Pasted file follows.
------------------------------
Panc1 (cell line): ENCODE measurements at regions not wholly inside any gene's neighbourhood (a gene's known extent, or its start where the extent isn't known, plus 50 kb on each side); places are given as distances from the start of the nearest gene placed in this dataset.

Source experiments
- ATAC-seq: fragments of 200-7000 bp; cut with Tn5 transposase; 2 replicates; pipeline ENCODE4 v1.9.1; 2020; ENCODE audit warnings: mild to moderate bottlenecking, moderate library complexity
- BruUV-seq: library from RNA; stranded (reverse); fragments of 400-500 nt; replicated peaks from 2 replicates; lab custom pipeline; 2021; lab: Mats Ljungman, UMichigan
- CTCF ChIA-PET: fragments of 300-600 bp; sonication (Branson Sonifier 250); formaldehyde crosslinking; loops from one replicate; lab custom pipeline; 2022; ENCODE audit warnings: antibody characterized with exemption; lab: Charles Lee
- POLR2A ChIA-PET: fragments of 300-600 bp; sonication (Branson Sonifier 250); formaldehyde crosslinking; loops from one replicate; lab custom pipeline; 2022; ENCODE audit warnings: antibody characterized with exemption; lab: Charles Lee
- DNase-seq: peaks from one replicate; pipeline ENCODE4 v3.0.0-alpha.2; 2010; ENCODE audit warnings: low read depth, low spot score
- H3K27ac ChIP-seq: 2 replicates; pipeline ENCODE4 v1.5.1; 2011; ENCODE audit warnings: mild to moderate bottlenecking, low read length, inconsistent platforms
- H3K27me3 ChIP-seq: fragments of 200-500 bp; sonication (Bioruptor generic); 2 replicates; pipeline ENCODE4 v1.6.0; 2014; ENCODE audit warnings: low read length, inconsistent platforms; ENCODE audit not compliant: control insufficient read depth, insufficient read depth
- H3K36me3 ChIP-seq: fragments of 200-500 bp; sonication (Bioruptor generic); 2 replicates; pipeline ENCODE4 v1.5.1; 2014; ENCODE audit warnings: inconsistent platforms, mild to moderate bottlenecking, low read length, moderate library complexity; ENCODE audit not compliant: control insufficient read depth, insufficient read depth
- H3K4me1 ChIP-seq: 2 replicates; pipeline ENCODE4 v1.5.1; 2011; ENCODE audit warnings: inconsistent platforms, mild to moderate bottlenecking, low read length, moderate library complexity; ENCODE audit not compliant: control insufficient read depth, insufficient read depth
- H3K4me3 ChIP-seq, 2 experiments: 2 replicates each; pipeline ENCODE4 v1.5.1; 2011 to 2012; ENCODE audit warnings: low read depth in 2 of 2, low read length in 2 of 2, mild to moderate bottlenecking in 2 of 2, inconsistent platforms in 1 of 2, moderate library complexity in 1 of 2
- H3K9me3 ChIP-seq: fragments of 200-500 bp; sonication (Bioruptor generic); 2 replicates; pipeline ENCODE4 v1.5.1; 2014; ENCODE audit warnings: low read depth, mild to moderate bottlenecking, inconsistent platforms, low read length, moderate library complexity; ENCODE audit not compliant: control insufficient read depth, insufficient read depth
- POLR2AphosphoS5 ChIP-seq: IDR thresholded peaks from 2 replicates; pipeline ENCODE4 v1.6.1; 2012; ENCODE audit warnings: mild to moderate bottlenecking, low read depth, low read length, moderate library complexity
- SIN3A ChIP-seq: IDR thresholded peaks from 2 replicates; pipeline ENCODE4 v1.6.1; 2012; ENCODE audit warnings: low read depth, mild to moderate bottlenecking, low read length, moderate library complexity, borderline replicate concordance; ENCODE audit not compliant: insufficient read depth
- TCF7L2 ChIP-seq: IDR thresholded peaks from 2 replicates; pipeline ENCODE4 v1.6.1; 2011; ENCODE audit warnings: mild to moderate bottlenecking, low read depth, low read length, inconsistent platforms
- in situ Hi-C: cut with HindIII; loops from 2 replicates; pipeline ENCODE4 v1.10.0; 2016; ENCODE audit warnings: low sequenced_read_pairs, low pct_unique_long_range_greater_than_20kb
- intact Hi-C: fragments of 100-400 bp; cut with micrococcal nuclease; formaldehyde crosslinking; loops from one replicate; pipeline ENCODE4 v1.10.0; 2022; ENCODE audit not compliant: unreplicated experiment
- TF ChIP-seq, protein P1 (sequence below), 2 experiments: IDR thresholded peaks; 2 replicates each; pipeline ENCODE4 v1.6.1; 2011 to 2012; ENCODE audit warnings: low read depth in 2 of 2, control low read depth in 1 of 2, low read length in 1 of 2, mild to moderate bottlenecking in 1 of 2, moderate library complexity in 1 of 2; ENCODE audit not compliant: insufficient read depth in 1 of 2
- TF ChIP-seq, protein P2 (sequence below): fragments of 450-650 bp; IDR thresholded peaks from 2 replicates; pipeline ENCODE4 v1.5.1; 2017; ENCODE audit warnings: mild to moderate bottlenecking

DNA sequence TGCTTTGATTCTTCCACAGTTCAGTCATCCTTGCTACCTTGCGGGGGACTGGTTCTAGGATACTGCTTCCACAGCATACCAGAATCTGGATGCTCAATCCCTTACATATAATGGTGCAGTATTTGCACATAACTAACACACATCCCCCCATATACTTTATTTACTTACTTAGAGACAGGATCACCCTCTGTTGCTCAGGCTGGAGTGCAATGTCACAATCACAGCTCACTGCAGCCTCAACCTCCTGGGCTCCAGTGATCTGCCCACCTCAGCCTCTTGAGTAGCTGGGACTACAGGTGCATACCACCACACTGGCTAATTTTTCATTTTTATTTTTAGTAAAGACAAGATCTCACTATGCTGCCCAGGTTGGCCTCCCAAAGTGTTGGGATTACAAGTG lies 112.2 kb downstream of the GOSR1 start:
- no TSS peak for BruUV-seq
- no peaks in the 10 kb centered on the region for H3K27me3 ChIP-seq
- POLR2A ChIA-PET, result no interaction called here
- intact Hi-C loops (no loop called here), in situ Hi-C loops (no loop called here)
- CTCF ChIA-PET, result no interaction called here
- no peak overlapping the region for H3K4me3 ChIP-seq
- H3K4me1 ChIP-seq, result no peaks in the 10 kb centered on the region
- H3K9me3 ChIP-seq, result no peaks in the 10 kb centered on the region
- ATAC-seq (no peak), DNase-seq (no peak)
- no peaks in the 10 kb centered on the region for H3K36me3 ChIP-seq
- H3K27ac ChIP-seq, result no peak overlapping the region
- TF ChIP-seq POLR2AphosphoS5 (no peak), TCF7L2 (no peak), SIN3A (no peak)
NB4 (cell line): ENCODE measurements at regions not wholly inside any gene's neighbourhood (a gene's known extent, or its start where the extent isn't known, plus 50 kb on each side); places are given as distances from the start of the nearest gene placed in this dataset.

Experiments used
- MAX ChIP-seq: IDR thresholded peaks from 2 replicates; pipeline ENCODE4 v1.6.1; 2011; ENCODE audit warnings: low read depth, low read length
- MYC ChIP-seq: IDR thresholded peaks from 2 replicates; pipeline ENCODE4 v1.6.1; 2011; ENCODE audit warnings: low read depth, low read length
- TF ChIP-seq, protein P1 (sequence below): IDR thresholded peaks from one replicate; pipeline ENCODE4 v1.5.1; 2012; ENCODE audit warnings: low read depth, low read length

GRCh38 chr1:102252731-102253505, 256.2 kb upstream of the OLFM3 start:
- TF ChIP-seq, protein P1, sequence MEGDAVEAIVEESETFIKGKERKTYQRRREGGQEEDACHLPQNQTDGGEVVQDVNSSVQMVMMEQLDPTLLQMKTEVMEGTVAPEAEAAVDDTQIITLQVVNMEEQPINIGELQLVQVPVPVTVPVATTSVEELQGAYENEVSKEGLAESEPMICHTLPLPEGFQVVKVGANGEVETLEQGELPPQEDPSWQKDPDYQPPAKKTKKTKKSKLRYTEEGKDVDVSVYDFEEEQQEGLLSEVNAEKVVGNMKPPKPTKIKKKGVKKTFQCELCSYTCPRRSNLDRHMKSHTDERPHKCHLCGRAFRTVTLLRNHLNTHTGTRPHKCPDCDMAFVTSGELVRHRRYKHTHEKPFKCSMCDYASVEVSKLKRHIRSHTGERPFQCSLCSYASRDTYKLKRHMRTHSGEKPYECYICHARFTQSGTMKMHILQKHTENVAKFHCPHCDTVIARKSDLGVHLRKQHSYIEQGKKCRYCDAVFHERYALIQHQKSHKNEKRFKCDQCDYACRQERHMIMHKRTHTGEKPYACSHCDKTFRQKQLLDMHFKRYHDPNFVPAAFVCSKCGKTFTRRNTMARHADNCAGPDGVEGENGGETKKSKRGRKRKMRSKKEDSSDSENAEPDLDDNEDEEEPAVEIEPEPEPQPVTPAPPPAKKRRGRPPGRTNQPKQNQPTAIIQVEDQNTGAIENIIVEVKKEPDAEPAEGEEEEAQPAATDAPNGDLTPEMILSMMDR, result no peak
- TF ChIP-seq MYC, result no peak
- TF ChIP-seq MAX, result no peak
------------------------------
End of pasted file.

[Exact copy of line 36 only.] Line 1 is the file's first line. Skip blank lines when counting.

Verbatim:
- MAX ChIP-seq: IDR thresholded peaks from 2 replicates; pipeline ENCODE4 v1.6.1; 2011; ENCODE audit warnings: low read depth, low read length